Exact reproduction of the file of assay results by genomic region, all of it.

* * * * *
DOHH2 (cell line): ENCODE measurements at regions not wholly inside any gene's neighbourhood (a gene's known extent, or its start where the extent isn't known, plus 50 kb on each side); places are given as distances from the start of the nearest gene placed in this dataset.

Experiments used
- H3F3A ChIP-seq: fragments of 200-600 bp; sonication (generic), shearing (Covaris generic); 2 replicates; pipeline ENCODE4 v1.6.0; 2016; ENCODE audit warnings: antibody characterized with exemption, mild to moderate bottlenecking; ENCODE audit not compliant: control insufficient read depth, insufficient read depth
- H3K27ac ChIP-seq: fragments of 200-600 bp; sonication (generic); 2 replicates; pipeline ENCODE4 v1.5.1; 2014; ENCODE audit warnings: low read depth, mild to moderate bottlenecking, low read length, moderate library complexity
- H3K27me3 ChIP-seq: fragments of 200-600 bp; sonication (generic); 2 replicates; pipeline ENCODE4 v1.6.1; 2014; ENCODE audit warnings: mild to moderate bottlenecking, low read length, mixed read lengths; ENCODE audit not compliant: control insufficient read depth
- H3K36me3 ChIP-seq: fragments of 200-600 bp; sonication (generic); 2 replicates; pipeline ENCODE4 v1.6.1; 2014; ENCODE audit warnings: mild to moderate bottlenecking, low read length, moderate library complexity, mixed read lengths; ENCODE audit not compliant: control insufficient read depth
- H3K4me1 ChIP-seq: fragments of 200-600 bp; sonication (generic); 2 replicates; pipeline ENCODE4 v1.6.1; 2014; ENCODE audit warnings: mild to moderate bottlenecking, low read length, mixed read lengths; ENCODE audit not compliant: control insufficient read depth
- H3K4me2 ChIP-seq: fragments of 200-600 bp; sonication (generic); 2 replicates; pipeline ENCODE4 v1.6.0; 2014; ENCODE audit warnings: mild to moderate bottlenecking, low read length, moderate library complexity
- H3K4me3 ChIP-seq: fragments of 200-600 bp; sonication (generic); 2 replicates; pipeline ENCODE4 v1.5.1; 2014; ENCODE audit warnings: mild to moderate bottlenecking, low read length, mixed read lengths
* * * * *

DOHH2 (cell line): ENCODE measurements at regions not wholly inside any gene's neighbourhood (a gene's known extent, or its start where the extent isn't known, plus 50 kb on each side); places are given as distances from the start of the nearest gene placed in this dataset.

Experiments used
- H3F3A ChIP-seq: fragments of 200-600 bp; sonication (generic), shearing (Covaris generic); 2 replicates; pipeline ENCODE4 v1.6.0; 2016; ENCODE audit warnings: antibody characterized with exemption, mild to moderate bottlenecking; ENCODE audit not compliant: control insufficient read depth, insufficient read depth
- H3K27ac ChIP-seq: fragments of 200-600 bp; sonication (generic); 2 replicates; pipeline ENCODE4 v1.5.1; 2014; ENCODE audit warnings: low read depth, mild to moderate bottlenecking, low read length, moderate library complexity
- H3K27me3 ChIP-seq: fragments of 200-600 bp; sonication (generic); 2 replicates; pipeline ENCODE4 v1.6.1; 2014; ENCODE audit warnings: mild to moderate bottlenecking, low read length, mixed read lengths; ENCODE audit not compliant: control insufficient read depth
- H3K36me3 ChIP-seq: fragments of 200-600 bp; sonication (generic); 2 replicates; pipeline ENCODE4 v1.6.1; 2014; ENCODE audit warnings: mild to moderate bottlenecking, low read length, moderate library complexity, mixed read lengths; ENCODE audit not compliant: control insufficient read depth
- H3K4me1 ChIP-seq: fragments of 200-600 bp; sonication (generic); 2 replicates; pipeline ENCODE4 v1.6.1; 2014; ENCODE audit warnings: mild to moderate bottlenecking, low read length, mixed read lengths; ENCODE audit not compliant: control insufficient read depth
- H3K4me2 ChIP-seq: fragments of 200-600 bp; sonication (generic); 2 replicates; pipeline ENCODE4 v1.6.0; 2014; ENCODE audit warnings: mild to moderate bottlenecking, low read length, moderate library complexity
- H3K4me3 ChIP-seq: fragments of 200-600 bp; sonication (generic); 2 replicates; pipeline ENCODE4 v1.5.1; 2014; ENCODE audit warnings: mild to moderate bottlenecking, low read length, mixed read lengths